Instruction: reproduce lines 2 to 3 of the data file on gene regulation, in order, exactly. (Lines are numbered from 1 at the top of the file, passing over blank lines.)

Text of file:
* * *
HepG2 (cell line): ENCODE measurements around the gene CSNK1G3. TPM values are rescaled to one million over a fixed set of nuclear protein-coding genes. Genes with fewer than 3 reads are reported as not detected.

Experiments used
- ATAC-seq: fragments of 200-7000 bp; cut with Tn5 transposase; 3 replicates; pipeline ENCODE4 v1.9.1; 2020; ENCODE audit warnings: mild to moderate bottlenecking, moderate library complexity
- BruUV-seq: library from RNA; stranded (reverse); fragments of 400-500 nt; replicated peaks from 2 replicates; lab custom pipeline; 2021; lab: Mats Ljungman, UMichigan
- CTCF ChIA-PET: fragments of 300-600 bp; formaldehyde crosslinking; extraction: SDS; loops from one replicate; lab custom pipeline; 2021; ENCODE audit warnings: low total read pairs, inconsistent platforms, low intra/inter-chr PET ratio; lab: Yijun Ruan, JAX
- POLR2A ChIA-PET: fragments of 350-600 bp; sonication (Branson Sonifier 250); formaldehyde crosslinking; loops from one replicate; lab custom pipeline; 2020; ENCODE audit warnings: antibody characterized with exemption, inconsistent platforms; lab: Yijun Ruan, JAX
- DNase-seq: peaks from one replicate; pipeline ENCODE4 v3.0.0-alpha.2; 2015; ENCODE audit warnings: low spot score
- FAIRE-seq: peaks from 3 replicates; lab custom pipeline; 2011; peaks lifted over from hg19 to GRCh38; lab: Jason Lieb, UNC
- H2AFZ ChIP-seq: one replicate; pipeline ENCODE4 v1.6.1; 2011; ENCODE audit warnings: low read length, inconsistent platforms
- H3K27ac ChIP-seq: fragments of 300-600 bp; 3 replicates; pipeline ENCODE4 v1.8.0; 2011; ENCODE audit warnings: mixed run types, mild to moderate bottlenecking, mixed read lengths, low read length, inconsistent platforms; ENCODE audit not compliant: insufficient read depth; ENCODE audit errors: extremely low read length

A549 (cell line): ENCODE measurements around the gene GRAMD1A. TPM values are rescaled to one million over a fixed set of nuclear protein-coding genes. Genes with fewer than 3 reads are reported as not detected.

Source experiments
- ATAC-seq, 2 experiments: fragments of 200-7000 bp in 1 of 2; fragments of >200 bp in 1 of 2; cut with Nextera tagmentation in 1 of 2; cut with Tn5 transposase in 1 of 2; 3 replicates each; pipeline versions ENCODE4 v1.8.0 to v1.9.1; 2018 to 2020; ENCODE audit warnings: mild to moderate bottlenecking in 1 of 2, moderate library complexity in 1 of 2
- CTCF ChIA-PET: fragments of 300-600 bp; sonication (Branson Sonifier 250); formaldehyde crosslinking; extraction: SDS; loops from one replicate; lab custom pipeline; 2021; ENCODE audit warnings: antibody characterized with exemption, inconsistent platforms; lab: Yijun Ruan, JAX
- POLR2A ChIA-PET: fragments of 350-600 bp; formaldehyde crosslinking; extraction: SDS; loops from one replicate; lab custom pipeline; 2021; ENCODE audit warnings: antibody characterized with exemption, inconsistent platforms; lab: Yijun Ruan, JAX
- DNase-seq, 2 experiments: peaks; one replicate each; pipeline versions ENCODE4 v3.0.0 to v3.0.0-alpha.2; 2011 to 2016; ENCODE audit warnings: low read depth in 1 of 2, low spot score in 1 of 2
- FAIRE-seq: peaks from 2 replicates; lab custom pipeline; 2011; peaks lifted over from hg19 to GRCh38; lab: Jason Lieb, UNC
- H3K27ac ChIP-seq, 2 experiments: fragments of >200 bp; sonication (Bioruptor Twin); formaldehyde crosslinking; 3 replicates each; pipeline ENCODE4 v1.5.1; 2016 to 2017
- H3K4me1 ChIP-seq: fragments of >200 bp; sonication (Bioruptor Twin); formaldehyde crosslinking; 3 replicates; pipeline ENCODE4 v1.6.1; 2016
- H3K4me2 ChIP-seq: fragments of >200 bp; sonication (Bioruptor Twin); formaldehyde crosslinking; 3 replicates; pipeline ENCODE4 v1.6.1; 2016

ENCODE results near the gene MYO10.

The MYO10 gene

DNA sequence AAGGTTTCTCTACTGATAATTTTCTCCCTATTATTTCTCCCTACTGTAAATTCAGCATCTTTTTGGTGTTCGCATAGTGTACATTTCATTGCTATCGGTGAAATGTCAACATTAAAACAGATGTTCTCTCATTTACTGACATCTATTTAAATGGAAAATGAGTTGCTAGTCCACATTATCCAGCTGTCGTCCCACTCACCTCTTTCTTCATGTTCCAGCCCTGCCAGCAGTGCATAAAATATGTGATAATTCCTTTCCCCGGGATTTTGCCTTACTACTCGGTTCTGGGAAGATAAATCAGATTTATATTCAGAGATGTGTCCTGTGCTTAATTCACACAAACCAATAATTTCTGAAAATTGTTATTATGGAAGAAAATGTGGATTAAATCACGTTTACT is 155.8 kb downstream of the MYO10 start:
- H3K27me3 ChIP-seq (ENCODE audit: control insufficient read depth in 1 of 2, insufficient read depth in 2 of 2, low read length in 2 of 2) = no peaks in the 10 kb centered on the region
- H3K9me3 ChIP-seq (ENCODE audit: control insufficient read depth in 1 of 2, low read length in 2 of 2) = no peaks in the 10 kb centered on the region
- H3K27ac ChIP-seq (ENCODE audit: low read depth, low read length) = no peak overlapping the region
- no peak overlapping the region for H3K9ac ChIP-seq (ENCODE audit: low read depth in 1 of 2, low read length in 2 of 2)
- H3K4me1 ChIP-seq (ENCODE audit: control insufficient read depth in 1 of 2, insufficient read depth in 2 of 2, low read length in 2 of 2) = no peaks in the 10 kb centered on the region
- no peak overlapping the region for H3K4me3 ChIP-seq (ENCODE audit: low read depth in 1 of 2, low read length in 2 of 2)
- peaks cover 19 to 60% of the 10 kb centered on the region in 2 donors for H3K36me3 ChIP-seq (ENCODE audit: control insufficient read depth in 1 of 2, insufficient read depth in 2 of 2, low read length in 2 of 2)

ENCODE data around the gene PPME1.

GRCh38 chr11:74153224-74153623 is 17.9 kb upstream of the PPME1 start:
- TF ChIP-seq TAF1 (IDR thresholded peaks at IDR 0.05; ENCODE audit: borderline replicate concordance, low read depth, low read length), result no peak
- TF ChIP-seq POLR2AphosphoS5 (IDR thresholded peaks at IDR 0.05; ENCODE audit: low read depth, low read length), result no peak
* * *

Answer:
Experiments used
- ATAC-seq: fragments of 200-7000 bp; cut with Tn5 transposase; 3 replicates; pipeline ENCODE4 v1.9.1; 2020; ENCODE audit warnings: mild to moderate bottlenecking, moderate library complexity